Airlines today, are at an important crossroads where the passenger experience is evolving towards a convergence of physical and digital and are facing the challenge of planning for a post-digital reality. Airlines want to stay in control and are taking advantage of the direct connection with their consumers to stay ahead of their competitors. They are able to do so by listening to what the customer wants and being able to serve solutions or products in a faster, flexible, and personalized manner.
The requirements of speed, flexibility, and personalization are easier to meet when operations are agile. To drive agility, it is imperative that the core IT architecture acts as a facilitator, and an enabler to address the long-term needs of the business. This architecture is planned on layers of strategic platforms giving businesses complete ownership and management of data across these layers.
Following is our generalized view of Airline Commercial Reference Architecture to build a consistent customer experience, with simple add-ons without the need for customization to the core systems while delivering quickly and efficiently.
The commercial systems layer includes airline core systems that allow smooth operations across reservations to passenger travel. The passenger management block comprises Passenger Service Systems (PSS).
Commercial management includes planning and operational systems for revenue accounting, revenue management, network planning (fleet planning, network management, network data analysis, alliances, and codeshare), and fares management.
Other airline systems for loyalty, CRM, partner systems also are integral to the Commercial Systems. Commercial and Enterprise data sources can power analytics for personalization, contextual interaction, and monetization.
The core system API layer provides access to the core capabilities provided by the commercial systems. These may include PSS system APIs like availability and fares, pricing, reservations, schedules API as well as standardized APIs for Payment Service Providers and disruption management. This core integration layer encapsulates the core commercial systems and uses common standards and integration patterns, to integrate with PSS and other backend systems.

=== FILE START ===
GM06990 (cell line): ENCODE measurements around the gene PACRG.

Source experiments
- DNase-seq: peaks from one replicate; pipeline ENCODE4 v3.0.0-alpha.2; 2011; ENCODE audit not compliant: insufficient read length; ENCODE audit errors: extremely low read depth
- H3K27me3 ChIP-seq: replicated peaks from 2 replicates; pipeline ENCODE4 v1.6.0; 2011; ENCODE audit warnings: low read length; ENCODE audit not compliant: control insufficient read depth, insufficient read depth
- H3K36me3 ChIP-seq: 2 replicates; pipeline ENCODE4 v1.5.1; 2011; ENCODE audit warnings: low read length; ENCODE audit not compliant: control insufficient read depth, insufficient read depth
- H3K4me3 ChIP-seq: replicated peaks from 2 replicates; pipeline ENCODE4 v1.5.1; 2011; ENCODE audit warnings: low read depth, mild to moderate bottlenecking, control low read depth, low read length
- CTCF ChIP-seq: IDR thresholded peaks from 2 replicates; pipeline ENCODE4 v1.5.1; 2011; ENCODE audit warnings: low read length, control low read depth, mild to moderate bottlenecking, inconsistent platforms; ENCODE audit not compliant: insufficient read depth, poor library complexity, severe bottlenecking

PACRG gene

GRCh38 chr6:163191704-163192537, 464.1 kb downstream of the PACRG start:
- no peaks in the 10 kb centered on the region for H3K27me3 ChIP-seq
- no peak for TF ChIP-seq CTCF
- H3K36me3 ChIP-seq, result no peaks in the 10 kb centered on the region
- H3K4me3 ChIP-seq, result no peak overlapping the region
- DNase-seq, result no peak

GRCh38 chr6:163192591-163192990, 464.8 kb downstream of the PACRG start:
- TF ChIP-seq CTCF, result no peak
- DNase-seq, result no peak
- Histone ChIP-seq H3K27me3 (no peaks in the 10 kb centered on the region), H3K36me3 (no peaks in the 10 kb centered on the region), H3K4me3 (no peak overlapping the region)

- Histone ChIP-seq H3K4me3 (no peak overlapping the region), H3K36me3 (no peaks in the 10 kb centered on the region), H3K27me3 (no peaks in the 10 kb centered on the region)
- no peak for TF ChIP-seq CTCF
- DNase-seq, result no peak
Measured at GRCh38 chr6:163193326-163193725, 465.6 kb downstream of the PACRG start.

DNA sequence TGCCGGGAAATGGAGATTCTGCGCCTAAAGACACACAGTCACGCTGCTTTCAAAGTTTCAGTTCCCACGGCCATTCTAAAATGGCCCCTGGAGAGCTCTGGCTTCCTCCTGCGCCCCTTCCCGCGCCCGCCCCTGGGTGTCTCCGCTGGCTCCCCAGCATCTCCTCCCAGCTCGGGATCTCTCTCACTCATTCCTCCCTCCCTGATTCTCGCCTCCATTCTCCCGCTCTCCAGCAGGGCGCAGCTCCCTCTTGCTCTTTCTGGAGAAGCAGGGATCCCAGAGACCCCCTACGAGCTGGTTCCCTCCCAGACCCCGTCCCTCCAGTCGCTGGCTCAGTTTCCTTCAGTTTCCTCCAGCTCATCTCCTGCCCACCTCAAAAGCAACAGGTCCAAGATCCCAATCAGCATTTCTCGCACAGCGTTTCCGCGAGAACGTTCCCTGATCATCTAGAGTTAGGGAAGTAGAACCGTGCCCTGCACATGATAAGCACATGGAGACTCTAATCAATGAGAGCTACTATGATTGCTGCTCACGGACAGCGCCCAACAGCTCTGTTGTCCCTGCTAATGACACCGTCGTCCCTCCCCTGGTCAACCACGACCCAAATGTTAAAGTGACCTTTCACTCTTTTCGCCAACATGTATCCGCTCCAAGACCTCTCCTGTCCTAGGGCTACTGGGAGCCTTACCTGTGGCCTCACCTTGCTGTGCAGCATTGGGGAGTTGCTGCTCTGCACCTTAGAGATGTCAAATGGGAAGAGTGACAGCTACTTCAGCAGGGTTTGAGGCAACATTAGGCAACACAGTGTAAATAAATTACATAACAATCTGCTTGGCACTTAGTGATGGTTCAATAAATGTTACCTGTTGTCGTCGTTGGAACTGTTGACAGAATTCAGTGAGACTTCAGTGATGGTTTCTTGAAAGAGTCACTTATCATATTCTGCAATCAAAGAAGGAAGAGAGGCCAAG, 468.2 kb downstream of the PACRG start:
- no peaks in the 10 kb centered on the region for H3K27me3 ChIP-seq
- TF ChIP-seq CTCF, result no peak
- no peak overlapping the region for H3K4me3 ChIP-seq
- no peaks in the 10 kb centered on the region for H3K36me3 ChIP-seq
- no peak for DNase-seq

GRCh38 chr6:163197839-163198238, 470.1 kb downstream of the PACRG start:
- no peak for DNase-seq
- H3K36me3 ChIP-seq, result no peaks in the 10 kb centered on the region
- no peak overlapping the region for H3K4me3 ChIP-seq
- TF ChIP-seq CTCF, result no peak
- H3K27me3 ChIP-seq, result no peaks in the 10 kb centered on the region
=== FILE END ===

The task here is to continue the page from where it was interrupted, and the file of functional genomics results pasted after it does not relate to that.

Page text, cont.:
The Propositioning and Merchandizing layer is responsible for the Product definition, servicing, and distribution functions. This includes the capability to bundle and merchandise with ease, and without much change to the core PSS systems. New technologies and nimble solutions enable airline commercial business users to easily configure and manage advanced merchandising strategies, including dynamic product offerings, bundling with real-time interaction management (RTIM) capabilities for contextual and personalized customer interaction. Dynamic offer capabilities coupled with Order Stores outside PSS provide flexibility and dynamism to excel competition and launch newer commercial strategies with ease.
The unified channel services layer is the direct interface with customer channels. Airlines have been striving to build a complete omnichannel experience for their customers, and this layer provides the capability to standardize the customer channels. Additionally, this layer provides alignment to customer analytics and real-time operational data to drive contextual customer communication across channels.
The customer channels layer abstracts business logic from the channels and protects the web, mobile, and other channels from any changes to backend system logic. Airlines have been able to successfully encapsulate their distribution channels from changes to PSS, thereby making this a failsafe option to implement.
The different layers of this architecture are loosely coupled and are easy to change. In the domain model depicted above, the user interface, business logic, and data access logic are separately giving rise to improved maintainability, flexibility, and scalability. These benefits show up as higher customer engagement and superior experience, facilitated by rich functionalities in the digital space, and thus drive revenue growth for airlines. Utilizing the benefits of layered architecture can lead to numerous strategic advantages like separation of back end and front end of applications, better governance and control, and a single source of truth for decision making across the enterprise which in turn leads to future growth.